Here is a quote from MS Blog, Token Kidnapping in Windows.
The first issue to address is to make sure that two services running with the same identity not be able to access each other’s tokens freely. This concern has been mostly addressed with service hardening done in Windows Vista and above. There are some minor changes that would need to be done to strengthen service hardening to close some gaps identified during our investigation of this issue.
OK so, basically, you’re telling me that Token Kidnapping is now useless because of Service Isolation. What’s the point in talking about that then?
Well, the fun fact about CDPSvc is that it runs within a shared process so Service Isolation is almost pointless here since it can access the data of almost a dozen services. CDPSvc runs within a shared process by default only if the machine has less than 3.5GB of RAM (See Changes to Service Host grouping in Windows 10). The question is, among all these services, is there at least one that leaks interesting token handles?
Let’s take a look at the properties of the process once again. Process Hacker provides a really nice feature. it can list all the Handles that are open in a given process.
It looks like the process currently has 5 open Handles to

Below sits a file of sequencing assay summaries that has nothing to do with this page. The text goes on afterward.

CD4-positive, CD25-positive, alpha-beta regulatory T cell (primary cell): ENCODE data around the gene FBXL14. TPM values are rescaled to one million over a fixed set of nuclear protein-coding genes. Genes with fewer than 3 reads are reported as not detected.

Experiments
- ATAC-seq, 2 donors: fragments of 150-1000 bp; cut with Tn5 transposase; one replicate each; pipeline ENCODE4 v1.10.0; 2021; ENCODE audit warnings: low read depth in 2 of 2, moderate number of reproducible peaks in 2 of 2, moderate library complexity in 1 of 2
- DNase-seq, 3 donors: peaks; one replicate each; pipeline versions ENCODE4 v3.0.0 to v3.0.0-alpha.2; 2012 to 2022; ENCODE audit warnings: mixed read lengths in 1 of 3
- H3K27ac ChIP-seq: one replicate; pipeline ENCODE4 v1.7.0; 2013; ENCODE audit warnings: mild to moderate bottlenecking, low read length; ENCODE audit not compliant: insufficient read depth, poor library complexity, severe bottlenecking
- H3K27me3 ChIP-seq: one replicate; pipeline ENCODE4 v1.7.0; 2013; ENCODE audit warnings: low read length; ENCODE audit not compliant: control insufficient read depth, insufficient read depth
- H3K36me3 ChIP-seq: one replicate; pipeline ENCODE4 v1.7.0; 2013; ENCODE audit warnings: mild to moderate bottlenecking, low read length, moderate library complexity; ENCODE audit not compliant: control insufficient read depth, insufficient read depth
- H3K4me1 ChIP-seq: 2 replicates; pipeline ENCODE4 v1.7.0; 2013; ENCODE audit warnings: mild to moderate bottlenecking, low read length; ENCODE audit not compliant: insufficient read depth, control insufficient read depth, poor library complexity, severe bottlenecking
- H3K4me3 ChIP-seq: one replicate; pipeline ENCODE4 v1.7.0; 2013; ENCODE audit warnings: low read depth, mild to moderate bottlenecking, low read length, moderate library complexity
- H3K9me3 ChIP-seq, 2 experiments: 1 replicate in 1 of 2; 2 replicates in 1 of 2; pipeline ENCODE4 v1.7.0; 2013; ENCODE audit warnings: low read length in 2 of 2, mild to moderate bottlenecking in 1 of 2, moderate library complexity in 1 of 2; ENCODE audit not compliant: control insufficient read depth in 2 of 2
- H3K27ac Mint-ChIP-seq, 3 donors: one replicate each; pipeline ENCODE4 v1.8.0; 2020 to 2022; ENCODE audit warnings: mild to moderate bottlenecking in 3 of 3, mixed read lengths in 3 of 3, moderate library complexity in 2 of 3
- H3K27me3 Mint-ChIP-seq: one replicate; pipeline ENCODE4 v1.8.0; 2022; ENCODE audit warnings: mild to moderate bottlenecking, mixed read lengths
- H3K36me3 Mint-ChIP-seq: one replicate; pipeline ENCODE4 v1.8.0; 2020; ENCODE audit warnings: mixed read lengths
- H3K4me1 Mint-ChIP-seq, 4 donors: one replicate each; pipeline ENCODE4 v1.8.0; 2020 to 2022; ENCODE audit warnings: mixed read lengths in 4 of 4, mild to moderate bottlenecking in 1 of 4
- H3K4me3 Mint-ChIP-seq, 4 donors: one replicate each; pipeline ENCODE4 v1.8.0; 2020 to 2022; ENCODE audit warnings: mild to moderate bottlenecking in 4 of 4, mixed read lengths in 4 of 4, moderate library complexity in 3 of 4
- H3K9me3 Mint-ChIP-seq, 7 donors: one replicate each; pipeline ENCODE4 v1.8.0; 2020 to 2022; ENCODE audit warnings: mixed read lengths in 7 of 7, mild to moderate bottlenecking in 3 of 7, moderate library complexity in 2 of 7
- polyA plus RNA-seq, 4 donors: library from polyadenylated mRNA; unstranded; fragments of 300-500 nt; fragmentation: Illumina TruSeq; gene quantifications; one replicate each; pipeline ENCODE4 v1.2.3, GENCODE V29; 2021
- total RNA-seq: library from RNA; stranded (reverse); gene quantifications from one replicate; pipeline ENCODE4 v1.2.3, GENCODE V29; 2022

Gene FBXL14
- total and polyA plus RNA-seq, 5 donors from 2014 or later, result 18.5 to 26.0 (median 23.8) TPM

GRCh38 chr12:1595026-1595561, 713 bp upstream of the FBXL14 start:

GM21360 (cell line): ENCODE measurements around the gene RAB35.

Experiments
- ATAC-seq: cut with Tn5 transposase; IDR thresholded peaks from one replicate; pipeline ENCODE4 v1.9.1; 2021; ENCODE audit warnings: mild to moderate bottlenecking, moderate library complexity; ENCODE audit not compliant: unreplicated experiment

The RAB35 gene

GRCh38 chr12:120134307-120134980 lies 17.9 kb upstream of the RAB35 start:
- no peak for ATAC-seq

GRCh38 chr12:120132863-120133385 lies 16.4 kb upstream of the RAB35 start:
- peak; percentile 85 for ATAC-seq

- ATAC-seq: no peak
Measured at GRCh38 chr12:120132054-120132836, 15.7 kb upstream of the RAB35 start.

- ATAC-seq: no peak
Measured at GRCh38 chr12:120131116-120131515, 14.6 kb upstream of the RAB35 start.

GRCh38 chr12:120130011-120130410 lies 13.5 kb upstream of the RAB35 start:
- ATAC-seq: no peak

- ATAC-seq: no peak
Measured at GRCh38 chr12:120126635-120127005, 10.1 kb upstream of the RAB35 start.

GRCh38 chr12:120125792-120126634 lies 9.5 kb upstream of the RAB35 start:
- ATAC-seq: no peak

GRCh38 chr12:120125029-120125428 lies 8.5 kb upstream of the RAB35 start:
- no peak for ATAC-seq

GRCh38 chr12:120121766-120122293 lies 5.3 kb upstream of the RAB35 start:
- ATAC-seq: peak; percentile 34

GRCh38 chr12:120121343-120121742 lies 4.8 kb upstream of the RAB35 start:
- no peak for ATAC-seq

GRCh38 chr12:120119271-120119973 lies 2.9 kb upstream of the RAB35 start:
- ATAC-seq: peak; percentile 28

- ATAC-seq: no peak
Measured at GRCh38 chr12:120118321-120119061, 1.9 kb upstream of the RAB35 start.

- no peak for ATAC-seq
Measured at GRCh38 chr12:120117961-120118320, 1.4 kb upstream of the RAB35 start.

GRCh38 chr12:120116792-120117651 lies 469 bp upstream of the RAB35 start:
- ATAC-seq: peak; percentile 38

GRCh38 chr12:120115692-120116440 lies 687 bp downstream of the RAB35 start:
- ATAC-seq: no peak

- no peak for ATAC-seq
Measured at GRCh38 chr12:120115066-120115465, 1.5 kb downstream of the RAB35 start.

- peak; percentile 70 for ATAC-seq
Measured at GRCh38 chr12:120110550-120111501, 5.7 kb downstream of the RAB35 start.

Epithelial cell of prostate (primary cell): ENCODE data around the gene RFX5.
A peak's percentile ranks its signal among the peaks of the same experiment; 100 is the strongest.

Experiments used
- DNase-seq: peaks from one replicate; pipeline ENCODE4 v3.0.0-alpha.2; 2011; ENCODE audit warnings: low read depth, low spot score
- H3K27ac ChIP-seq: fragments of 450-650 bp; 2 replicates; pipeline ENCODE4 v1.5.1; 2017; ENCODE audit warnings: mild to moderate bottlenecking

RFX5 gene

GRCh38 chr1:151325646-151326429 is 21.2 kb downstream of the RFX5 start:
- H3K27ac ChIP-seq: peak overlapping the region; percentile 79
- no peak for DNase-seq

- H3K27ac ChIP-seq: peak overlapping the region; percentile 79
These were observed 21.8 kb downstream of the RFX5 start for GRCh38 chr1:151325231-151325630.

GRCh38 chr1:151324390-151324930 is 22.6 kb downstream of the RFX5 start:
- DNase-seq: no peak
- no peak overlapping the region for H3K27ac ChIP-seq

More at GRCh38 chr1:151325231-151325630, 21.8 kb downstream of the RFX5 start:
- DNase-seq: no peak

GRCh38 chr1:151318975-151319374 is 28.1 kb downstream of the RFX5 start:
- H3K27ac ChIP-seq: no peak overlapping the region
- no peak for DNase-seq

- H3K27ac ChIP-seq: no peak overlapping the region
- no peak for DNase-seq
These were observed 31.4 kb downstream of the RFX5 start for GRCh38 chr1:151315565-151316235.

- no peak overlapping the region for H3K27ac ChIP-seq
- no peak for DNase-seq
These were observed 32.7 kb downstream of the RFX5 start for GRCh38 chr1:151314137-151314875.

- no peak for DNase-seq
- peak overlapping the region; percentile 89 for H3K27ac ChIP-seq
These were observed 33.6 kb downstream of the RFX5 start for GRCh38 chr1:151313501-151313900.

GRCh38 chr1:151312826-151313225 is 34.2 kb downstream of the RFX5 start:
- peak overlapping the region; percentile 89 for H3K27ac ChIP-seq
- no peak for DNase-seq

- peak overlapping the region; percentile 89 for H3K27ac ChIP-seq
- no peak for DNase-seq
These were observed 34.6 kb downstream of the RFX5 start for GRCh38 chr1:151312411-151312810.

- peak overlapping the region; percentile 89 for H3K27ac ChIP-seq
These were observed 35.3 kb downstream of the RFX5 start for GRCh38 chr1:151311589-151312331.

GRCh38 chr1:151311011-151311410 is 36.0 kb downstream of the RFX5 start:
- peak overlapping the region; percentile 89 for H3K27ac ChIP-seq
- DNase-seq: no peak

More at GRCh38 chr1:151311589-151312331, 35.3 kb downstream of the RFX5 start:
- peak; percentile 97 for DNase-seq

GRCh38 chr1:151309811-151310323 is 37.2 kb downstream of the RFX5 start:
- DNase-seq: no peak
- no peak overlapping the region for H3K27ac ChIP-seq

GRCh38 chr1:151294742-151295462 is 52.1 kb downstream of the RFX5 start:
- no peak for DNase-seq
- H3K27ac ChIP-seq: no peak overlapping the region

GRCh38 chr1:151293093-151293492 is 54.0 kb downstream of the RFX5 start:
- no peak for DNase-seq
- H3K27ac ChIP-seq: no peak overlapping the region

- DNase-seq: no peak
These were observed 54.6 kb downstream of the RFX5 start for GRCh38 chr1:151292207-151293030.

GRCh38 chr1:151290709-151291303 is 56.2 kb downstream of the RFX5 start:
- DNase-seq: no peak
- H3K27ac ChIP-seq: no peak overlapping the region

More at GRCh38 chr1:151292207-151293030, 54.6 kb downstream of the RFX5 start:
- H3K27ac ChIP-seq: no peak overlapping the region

Impersonation tokens which belong to the
SYSTEM account. How convenient!
Fine! How do we proceed?!
A Handle is a reference to an object (such as a Process, a Thread, a File or a Token for example) but it doesn’t hold the address of the object directly. It’s just an entry in an internally maintained table where the “actual” address is stored. So, it can be seen as an ID, which can be easily bruteforced. That’s the idea behind the Token Kidnapping technique.
Token Kidnapping consists in opening another process and then bruteforcing the open Handles by duplicating them inside the current process. For each valid Handle, we check whether it’s a Handle to a Token, if it’s not the case, we go to the next one.
If we find a valid Token Handle, we must check the following:
- The corresponding account is
- Is it an Impersonation token?
- The Impersonation Level of the token is at least Impersonation?
Of course, because of Service Isolation, this technique can’t be applied to services running in different processes. However, if you are able to “inject” a DLL into one of these services, you can then access the memory space of the corresponding process without any restrictions. So, you can apply the same bruteforce technique from within the current process. And, once you’ve found a proper impersonation token, you can duplicate it and use the Windows API to create a process as
NT AUTHORITY\SYSTEM. That’s as simple as that.
No conclusion for this post. I just hope that you learned a few things. Here is the link to my PoC.
(MSRC Case 54347) Microsoft Windows Service Host (svchost) - Elevation of Privilege
Windows 10 Persistence via PATH directories - CDPSvc
Cesar Cerrudo - Token Kidnapping
MS Blog - Token Kidnapping in Windows
MSRC - Triaging a DLL planting vulnerability
MSDN - Access Tokens
MSDN - Impersonation Levels